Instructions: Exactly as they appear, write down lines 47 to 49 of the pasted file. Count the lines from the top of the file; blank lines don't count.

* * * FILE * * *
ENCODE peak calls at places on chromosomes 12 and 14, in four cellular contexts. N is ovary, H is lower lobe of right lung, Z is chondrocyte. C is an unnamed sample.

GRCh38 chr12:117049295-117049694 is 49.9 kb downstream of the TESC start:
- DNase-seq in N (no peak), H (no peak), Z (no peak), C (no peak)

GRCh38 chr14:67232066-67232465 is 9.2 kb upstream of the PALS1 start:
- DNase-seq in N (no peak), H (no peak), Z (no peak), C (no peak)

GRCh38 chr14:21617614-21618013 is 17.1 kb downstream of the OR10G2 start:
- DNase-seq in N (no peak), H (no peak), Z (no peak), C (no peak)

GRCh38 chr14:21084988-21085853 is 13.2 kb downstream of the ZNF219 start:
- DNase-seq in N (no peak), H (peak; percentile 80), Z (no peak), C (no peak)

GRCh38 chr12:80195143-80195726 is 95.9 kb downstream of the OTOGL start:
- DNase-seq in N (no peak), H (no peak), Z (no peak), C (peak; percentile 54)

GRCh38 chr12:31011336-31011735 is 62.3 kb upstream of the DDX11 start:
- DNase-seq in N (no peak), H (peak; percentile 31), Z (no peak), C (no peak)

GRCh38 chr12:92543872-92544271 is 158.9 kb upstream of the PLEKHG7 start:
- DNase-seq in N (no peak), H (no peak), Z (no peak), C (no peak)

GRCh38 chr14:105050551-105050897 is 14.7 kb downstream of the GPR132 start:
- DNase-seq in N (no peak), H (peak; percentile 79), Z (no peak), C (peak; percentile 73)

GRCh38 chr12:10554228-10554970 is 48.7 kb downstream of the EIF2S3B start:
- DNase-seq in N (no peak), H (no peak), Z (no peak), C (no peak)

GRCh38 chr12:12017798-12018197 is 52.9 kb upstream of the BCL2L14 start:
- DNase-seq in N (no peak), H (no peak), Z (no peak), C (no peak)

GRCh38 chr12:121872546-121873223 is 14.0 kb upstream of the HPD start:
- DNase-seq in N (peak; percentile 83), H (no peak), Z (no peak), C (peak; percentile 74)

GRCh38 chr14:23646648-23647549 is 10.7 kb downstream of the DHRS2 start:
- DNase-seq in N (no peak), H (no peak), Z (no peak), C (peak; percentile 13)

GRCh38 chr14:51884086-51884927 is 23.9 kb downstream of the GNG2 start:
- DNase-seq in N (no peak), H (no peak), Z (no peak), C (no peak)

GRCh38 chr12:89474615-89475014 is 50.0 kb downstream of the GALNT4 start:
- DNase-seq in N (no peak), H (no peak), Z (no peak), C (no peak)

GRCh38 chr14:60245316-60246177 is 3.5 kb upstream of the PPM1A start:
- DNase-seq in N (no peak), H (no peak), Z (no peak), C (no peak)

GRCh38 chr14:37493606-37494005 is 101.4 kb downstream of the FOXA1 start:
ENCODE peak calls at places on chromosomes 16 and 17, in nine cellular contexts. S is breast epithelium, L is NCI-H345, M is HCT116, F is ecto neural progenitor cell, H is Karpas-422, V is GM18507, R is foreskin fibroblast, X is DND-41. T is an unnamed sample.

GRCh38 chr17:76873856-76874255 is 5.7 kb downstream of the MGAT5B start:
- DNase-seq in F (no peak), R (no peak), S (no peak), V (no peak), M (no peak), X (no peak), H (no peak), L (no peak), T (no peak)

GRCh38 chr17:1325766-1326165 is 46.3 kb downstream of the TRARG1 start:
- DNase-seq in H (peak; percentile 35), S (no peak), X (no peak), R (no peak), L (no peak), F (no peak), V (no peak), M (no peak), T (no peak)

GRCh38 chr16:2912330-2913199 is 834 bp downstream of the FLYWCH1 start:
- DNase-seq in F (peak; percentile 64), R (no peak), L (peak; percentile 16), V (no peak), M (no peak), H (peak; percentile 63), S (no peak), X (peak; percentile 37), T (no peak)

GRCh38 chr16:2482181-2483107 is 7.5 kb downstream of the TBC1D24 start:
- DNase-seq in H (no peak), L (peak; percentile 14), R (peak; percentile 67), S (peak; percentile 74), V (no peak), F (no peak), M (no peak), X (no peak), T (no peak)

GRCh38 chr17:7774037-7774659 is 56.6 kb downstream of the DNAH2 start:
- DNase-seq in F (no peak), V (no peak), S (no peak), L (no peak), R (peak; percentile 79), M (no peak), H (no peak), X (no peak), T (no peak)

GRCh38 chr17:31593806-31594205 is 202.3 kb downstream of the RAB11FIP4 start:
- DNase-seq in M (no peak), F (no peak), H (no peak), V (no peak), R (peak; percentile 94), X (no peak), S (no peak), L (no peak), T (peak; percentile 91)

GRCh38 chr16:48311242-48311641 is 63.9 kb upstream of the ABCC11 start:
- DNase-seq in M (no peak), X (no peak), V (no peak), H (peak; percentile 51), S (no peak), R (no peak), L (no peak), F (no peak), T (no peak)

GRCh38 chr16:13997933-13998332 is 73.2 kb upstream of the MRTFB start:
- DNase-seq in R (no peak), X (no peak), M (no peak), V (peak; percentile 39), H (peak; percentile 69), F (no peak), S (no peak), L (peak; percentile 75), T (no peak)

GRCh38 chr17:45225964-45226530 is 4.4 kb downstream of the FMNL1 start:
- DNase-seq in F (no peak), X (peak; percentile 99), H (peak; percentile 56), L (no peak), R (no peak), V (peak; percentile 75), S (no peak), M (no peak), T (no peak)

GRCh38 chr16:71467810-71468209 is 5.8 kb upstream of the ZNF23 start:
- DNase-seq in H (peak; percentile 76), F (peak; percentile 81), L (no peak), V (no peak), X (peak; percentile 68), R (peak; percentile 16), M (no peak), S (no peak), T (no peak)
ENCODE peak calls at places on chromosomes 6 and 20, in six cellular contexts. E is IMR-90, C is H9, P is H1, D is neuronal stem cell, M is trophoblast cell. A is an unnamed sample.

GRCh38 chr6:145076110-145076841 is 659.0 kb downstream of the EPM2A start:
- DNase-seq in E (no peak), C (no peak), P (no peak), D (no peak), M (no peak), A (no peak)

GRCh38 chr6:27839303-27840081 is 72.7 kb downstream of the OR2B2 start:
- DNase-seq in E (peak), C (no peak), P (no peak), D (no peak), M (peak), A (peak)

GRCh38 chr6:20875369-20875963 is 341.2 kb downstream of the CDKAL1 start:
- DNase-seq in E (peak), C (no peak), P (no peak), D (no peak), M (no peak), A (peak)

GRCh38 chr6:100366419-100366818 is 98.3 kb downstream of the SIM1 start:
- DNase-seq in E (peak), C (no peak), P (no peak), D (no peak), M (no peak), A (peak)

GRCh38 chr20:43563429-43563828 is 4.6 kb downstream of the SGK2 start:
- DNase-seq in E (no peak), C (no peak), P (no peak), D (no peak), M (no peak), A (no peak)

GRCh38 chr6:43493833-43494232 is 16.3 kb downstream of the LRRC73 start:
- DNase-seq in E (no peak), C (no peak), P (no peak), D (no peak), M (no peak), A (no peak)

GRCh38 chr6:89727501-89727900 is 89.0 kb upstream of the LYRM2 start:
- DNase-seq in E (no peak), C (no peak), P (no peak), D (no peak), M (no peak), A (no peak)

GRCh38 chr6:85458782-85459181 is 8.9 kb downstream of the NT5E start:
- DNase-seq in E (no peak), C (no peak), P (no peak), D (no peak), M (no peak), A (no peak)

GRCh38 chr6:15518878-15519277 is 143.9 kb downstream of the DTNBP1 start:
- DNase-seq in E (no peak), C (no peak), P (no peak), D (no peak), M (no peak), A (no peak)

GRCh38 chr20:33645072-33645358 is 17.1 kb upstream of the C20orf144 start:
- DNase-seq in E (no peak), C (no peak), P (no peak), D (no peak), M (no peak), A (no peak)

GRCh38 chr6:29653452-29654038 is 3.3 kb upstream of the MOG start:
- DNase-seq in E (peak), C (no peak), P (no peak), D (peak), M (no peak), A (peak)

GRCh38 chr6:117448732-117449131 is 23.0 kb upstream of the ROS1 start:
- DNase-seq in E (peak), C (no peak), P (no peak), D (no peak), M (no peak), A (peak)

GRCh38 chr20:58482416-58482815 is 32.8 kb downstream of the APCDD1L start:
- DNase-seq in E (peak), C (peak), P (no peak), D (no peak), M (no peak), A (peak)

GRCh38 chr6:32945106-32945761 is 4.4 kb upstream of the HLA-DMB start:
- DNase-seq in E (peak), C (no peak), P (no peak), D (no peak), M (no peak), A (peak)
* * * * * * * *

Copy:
- DNase-seq in M (no peak), X (no peak), V (no peak), H (peak; percentile 51), S (no peak), R (no peak), L (no peak), F (no peak), T (no peak)

GRCh38 chr16:13997933-13998332 is 73.2 kb upstream of the MRTFB start:
- DNase-seq in R (no peak), X (no peak), M (no peak), V (peak; percentile 39), H (peak; percentile 69), F (no peak), S (no peak), L (peak; percentile 75), T (no peak)